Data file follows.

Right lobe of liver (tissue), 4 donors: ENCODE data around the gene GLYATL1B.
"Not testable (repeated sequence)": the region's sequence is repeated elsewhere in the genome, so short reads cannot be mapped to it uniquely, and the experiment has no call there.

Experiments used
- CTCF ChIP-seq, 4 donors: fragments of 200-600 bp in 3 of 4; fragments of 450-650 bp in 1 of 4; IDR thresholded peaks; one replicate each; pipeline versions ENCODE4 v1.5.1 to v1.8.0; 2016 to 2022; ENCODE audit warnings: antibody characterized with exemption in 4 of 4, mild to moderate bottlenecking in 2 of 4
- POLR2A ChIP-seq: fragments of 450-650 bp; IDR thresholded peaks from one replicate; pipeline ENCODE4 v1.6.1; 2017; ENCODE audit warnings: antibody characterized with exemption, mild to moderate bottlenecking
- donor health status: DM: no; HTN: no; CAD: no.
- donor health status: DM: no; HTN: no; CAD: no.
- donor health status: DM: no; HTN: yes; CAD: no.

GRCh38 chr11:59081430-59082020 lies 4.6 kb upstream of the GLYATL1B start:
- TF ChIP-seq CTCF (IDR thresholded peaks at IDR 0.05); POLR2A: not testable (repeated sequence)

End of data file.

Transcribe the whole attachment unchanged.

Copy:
Right lobe of liver (tissue), 4 donors: ENCODE data around the gene GLYATL1B.
"Not testable (repeated sequence)": the region's sequence is repeated elsewhere in the genome, so short reads cannot be mapped to it uniquely, and the experiment has no call there.

Experiments used
- CTCF ChIP-seq, 4 donors: fragments of 200-600 bp in 3 of 4; fragments of 450-650 bp in 1 of 4; IDR thresholded peaks; one replicate each; pipeline versions ENCODE4 v1.5.1 to v1.8.0; 2016 to 2022; ENCODE audit warnings: antibody characterized with exemption in 4 of 4, mild to moderate bottlenecking in 2 of 4
- POLR2A ChIP-seq: fragments of 450-650 bp; IDR thresholded peaks from one replicate; pipeline ENCODE4 v1.6.1; 2017; ENCODE audit warnings: antibody characterized with exemption, mild to moderate bottlenecking
- donor health status: DM: no; HTN: no; CAD: no.
- donor health status: DM: no; HTN: no; CAD: no.
- donor health status: DM: no; HTN: yes; CAD: no.

GRCh38 chr11:59081430-59082020 lies 4.6 kb upstream of the GLYATL1B start:
- TF ChIP-seq CTCF (IDR thresholded peaks at IDR 0.05); POLR2A: not testable (repeated sequence)